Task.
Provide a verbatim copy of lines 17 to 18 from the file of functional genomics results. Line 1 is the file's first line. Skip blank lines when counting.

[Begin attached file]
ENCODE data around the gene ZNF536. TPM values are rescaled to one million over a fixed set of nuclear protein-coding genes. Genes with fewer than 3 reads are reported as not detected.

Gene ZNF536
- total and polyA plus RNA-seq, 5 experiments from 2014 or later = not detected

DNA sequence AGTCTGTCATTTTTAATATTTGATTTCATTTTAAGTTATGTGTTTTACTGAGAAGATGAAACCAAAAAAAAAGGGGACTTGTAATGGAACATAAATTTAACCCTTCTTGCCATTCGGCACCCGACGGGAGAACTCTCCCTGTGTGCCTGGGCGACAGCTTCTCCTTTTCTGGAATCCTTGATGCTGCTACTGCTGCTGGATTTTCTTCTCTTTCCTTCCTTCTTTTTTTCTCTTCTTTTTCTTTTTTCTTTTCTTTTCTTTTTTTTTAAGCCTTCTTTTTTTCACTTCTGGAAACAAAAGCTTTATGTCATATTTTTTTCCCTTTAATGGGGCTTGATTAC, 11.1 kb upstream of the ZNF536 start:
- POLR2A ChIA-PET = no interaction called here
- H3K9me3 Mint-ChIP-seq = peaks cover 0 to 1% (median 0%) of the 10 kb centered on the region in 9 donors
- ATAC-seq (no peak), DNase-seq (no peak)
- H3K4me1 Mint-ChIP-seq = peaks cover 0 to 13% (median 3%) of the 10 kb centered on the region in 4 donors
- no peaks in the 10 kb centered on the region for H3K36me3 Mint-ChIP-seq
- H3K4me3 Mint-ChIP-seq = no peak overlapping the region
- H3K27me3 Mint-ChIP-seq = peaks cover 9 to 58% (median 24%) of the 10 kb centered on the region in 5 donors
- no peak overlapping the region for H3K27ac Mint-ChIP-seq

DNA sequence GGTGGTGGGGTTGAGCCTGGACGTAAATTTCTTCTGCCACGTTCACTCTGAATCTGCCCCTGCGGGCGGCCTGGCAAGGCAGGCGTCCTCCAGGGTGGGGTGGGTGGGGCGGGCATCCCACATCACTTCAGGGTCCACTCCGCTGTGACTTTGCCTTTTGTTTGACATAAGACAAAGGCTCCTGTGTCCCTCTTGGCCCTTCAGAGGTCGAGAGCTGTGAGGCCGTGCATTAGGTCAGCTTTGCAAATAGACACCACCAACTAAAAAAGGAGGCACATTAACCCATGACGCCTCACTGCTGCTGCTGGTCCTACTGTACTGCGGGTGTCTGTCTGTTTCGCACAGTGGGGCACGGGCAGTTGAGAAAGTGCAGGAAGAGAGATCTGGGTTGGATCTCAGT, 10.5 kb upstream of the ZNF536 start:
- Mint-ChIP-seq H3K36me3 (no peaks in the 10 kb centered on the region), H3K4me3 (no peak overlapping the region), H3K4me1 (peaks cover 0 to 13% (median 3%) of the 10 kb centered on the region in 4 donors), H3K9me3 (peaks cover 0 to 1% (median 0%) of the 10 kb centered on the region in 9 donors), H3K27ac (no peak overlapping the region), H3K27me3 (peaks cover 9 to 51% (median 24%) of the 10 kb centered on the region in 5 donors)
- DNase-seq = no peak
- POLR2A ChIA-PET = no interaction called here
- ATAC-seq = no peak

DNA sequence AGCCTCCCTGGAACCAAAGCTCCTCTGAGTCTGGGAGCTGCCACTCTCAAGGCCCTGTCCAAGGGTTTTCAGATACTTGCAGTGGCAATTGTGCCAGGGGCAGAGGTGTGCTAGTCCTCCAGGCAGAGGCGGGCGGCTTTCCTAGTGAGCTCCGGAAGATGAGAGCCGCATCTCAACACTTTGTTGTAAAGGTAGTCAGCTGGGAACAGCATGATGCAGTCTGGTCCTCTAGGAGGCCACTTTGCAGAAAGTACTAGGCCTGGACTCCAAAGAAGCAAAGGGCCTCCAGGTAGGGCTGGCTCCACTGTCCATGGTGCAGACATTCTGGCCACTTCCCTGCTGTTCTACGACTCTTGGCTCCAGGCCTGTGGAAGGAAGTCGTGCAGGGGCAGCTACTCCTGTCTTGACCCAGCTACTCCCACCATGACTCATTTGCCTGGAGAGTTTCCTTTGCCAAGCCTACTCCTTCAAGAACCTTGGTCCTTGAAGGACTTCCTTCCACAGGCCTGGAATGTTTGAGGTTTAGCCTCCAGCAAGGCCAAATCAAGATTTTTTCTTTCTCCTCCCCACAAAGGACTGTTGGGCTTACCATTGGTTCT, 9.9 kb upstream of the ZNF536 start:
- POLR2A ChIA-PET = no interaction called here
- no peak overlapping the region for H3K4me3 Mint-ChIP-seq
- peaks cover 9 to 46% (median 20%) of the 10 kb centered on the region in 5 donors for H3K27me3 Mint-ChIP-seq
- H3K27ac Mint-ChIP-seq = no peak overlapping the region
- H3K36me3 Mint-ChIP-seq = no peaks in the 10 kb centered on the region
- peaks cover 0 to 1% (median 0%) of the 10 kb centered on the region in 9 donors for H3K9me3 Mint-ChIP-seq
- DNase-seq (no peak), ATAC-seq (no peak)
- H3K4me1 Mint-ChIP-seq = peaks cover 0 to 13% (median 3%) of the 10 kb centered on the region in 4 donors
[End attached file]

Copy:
- ATAC-seq = no peak

DNA sequence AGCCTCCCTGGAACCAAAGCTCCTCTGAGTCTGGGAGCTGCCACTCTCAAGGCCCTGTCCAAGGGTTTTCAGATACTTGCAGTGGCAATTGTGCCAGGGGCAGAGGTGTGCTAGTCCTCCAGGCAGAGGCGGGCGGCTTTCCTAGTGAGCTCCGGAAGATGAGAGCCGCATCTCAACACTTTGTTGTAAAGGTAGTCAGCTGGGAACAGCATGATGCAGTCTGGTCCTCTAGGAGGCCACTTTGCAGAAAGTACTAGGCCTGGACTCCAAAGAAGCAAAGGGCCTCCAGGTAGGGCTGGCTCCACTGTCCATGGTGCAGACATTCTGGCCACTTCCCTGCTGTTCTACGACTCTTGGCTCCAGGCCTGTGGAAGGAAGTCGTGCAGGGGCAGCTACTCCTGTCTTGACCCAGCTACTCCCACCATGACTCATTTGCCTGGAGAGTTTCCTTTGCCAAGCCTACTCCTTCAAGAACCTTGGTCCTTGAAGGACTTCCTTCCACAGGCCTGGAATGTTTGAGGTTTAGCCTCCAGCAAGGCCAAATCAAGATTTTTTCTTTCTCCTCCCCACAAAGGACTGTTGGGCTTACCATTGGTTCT, 9.9 kb upstream of the ZNF536 start: